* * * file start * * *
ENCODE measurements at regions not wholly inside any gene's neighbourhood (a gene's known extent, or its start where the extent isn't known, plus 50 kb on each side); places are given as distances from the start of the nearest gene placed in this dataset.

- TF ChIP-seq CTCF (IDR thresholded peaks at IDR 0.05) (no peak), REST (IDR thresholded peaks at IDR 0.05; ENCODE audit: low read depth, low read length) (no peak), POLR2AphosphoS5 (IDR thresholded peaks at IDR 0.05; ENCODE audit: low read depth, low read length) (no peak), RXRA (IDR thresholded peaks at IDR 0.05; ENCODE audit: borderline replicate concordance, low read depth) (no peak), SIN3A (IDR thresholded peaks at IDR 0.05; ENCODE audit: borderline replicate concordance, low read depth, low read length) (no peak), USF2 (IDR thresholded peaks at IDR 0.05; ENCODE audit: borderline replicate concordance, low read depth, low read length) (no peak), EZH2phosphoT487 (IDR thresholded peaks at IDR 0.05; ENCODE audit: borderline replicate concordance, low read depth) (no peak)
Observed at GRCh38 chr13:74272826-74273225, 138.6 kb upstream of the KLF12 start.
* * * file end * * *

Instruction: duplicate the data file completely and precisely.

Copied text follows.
ENCODE measurements at regions not wholly inside any gene's neighbourhood (a gene's known extent, or its start where the extent isn't known, plus 50 kb on each side); places are given as distances from the start of the nearest gene placed in this dataset.

- TF ChIP-seq CTCF (IDR thresholded peaks at IDR 0.05) (no peak), REST (IDR thresholded peaks at IDR 0.05; ENCODE audit: low read depth, low read length) (no peak), POLR2AphosphoS5 (IDR thresholded peaks at IDR 0.05; ENCODE audit: low read depth, low read length) (no peak), RXRA (IDR thresholded peaks at IDR 0.05; ENCODE audit: borderline replicate concordance, low read depth) (no peak), SIN3A (IDR thresholded peaks at IDR 0.05; ENCODE audit: borderline replicate concordance, low read depth, low read length) (no peak), USF2 (IDR thresholded peaks at IDR 0.05; ENCODE audit: borderline replicate concordance, low read depth, low read length) (no peak), EZH2phosphoT487 (IDR thresholded peaks at IDR 0.05; ENCODE audit: borderline replicate concordance, low read depth) (no peak)
Observed at GRCh38 chr13:74272826-74273225, 138.6 kb upstream of the KLF12 start.